When you’re buying a house, it’s often one of the most exciting times in your life. It can also be stressful and overwhelming because there are a lot of steps in the process to get to the closing.
One of those steps is called a title search.
When you buy a home, you probably inherently think that the seller is entitled to sell the property. That’s not always the case, though. There could be someone else with a claim or a lien on the property you want to buy.
That’s where a property title search is relevant.
What Happens During a Title Search?
If you’re going to buy a home, then a title search is a way to go through public property records and confirm the legal, rightful owner of said property. A title search should also uncover whether or not there are liens or claims on a property that can ultimately affect you buying it.
A property title isn’t the same thing as a deed, nor is it a document.
Instead, the title is a reference to ownership rights as a concept.
A title company or an attorney can do a property title search. They are making sure there’s not another entity or person who could come forward and claim a stake in the home.
If you’re getting financing, then a title search is required. A mortgage lender will make you get one before they fund your loan.
Who Does a Title Search?
As was mentioned, a title loan company can do a title search, or an attorney can do it. Where you’re buying a home plays a role in who ultimately does the search.
Once a contract is signed, then as a buyer, your attorney might order the title search. Then, that attorney could complete it, or they might pass the work onto a title company. The completed report then goes to the seller’s representative. The seller’s representative has to take on the role of managing and dealing with any issues that might arise.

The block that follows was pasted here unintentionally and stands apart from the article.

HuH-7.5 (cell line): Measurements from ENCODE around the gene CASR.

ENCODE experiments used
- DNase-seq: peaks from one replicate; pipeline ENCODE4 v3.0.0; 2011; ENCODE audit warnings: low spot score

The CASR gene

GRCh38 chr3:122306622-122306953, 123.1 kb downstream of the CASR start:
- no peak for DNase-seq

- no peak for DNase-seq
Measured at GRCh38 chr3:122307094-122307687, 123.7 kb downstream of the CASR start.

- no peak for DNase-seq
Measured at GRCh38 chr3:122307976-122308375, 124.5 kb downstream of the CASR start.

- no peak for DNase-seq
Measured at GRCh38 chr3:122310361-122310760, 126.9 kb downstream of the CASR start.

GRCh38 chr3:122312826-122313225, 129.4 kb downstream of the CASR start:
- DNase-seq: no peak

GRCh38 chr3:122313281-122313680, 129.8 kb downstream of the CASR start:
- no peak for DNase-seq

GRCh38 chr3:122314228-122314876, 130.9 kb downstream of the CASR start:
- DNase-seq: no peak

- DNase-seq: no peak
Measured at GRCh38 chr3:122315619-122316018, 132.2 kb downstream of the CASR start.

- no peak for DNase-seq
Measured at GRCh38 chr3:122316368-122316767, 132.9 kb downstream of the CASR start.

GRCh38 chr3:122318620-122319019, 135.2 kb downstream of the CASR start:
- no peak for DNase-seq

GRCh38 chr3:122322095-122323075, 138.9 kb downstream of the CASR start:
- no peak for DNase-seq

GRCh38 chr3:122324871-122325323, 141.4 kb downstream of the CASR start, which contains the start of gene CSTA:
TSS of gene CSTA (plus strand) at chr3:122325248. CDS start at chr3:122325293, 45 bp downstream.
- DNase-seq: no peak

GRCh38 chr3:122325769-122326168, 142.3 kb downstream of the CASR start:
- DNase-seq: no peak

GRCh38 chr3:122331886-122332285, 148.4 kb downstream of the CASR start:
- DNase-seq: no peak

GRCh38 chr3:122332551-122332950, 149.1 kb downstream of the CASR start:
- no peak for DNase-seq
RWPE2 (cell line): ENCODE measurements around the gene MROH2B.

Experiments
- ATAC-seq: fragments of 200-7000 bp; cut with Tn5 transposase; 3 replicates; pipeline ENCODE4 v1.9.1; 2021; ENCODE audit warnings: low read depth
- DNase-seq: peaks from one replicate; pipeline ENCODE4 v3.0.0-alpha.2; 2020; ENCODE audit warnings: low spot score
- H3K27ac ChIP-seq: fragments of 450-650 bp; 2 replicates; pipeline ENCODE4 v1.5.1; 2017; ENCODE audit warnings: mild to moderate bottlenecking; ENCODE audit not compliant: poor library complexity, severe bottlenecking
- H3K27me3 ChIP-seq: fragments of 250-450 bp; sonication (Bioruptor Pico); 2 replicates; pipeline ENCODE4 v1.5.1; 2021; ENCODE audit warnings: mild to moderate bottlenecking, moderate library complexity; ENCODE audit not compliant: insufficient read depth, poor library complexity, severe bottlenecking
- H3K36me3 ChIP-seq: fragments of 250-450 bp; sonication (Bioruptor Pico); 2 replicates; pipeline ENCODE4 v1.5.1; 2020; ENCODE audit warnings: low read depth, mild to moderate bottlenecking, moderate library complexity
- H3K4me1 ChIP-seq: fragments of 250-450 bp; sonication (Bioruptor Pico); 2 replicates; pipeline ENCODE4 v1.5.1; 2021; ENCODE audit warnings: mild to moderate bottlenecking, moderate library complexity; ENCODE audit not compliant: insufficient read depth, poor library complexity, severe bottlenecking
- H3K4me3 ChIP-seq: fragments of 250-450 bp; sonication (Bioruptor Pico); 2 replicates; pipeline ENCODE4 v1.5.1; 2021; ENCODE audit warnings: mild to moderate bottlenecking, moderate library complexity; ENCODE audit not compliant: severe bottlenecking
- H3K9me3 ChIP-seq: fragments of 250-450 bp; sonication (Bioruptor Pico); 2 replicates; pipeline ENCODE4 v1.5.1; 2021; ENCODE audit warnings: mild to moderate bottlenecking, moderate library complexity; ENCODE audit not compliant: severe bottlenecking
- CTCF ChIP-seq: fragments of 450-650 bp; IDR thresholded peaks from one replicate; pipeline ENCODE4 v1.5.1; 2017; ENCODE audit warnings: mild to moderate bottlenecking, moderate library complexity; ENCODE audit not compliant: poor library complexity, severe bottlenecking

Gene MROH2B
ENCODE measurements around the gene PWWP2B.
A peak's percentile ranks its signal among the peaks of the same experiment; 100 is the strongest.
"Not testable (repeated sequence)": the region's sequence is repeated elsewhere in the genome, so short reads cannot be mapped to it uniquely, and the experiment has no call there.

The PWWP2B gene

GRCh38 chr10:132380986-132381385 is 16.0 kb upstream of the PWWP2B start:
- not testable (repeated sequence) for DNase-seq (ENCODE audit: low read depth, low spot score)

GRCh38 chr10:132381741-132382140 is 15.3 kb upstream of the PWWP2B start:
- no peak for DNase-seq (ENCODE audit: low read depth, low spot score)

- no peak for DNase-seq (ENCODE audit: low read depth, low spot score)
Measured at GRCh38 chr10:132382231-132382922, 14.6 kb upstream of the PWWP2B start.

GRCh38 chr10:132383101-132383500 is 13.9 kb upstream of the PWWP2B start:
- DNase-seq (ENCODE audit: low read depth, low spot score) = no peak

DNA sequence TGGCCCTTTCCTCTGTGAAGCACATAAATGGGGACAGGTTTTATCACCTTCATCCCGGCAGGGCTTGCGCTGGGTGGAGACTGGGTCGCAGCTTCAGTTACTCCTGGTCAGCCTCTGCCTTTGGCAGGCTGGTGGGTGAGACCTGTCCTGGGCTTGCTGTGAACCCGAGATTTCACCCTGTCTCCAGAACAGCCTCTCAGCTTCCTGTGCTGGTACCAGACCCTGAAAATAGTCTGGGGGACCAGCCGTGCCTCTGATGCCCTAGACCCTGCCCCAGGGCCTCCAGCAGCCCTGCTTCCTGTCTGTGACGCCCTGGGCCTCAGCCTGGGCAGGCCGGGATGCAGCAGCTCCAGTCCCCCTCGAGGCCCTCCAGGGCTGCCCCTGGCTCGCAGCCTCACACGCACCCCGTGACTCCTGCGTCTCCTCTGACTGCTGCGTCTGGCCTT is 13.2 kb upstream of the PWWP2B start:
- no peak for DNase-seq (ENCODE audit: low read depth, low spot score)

There are a lot of sources of information that might be accessed during a title search, including:
• County land records
• Property plats
• Tax liens at the state and federal level
• Divorce records
• Bankruptcy court records
• Construction liens
When a title search is done, it will also uncover details about mortgages associated with the property.
How Long Does it Take?
A title search might take a few hours, up to a few weeks. The older the home that you want to buy, usually the longer the title search will be because there might have been multiple owners and transactions that involved the property.
What If There Are Issues?
Some of the common issues that can come up during a title search include:
• A break of chain in the title: In this scenario, there might be a missing deed in the chain. This is common in older homes.
• An improper description on the deed: There might be an improper or missing description on a deed, and that would require obtaining a corrected deed.
• Missing interests: If there’s a transfer via an estate in a title chain, then any heirs must have relinquished their interest in the property. If they haven’t, then you have to get deeds from the parties with an interest to release it.
• Liens: This is a legal claim or right on a property often used as a way to get repayment for a debt. Title searches can show if there’s a lien on a property and whether or not it might be expired or could be something requiring payment.
The big takeaway with a title search is that it’s one important component of the process of buying a home. If you have questions about what happens during a title search or the results, you should speak to your Realtor or your attorney.
If you don’t discover something like a judgment or lien before you close on a home, it could be expensive and stressful to deal with the situation later on. For example, if there’s a judgment against a home and you end up buying it, it can become your obligation.